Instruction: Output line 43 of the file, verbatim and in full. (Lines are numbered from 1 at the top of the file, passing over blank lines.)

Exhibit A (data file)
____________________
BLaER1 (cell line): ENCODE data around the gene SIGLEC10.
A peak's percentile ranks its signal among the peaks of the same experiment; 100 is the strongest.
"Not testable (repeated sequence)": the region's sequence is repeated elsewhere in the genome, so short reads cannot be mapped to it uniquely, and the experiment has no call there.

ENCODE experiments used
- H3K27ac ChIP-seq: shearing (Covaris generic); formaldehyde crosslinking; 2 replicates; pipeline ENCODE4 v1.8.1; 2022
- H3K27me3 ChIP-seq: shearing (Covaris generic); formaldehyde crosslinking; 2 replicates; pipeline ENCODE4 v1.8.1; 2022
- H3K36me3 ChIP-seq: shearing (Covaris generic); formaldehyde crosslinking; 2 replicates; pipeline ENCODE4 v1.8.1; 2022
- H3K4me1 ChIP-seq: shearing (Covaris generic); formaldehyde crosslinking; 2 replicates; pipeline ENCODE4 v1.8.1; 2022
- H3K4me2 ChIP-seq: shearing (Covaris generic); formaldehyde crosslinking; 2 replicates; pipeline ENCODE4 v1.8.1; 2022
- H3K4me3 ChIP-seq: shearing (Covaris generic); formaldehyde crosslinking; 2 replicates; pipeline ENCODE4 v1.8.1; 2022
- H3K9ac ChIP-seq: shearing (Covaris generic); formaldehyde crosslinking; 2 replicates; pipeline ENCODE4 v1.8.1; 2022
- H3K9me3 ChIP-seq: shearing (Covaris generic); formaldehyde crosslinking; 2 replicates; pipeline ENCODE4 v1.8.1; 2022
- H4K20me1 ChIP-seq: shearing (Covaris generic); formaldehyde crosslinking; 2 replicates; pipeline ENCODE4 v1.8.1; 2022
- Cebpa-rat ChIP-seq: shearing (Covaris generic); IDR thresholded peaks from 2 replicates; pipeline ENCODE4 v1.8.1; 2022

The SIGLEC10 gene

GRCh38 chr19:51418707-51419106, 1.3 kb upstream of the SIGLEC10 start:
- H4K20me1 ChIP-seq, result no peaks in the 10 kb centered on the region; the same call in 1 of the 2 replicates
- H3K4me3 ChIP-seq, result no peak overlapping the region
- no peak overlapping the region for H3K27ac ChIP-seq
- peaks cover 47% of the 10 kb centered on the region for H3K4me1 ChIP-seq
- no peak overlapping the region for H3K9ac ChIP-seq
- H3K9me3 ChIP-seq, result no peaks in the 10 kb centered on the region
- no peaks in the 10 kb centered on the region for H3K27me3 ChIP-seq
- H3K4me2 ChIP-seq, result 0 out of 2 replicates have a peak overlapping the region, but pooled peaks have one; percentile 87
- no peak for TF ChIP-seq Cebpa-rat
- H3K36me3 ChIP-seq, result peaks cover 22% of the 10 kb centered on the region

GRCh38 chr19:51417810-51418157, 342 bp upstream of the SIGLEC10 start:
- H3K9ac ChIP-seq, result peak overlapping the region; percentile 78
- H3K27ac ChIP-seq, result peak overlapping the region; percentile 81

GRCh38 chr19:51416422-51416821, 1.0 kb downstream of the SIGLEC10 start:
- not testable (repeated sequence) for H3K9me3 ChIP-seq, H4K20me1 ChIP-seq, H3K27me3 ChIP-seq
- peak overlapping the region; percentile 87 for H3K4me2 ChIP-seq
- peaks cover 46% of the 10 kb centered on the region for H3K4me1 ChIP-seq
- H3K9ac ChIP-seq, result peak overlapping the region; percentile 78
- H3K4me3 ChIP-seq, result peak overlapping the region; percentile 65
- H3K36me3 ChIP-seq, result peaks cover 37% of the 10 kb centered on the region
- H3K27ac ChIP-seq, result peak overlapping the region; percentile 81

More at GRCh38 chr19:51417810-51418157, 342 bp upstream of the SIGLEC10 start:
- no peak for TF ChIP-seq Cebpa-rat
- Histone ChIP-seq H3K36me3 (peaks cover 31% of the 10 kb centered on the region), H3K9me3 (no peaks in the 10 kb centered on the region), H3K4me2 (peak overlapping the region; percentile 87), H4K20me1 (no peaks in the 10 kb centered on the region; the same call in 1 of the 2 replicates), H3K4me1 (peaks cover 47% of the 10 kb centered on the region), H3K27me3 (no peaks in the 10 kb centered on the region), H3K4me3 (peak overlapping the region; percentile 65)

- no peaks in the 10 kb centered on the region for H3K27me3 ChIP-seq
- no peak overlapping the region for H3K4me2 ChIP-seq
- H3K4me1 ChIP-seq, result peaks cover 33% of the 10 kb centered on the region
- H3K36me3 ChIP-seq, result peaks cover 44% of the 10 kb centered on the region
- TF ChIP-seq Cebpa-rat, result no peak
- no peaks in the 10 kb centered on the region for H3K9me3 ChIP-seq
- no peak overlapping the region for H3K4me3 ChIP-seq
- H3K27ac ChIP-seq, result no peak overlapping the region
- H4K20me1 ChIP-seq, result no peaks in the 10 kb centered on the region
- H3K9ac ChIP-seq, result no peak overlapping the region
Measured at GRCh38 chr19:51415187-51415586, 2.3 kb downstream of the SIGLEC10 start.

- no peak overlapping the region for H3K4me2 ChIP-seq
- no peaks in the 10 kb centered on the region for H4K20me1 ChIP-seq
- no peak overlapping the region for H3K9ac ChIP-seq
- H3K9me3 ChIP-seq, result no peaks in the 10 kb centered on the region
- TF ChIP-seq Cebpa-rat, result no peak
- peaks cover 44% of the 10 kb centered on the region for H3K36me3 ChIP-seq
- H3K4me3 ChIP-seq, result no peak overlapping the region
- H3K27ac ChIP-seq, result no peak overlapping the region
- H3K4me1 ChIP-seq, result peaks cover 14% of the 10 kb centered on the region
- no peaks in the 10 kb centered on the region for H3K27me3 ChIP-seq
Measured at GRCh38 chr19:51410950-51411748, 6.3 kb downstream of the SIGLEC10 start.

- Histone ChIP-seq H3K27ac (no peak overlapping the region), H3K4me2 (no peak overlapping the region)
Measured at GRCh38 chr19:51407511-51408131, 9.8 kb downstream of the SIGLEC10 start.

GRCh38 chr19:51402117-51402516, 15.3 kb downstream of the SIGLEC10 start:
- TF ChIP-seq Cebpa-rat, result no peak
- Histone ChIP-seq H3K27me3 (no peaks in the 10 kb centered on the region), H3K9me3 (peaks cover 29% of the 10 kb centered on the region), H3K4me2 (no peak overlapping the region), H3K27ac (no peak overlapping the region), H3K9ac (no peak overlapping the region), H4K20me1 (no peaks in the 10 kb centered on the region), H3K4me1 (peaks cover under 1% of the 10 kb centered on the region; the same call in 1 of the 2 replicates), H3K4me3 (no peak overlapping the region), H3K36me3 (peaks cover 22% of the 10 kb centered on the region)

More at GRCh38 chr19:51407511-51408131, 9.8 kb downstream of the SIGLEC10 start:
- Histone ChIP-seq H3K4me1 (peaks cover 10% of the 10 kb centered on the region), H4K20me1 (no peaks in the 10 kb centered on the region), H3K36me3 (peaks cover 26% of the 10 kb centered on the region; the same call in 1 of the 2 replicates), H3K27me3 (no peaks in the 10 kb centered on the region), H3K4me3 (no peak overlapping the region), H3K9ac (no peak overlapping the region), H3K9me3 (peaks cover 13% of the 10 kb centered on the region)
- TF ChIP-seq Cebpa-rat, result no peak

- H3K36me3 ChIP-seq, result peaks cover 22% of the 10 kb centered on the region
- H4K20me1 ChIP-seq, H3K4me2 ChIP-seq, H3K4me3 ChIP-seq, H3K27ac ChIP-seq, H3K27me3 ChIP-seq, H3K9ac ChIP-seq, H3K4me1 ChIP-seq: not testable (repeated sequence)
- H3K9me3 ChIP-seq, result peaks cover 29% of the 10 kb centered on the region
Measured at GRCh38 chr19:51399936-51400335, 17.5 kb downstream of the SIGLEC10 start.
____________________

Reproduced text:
- H3K4me1 ChIP-seq, result peaks cover 33% of the 10 kb centered on the region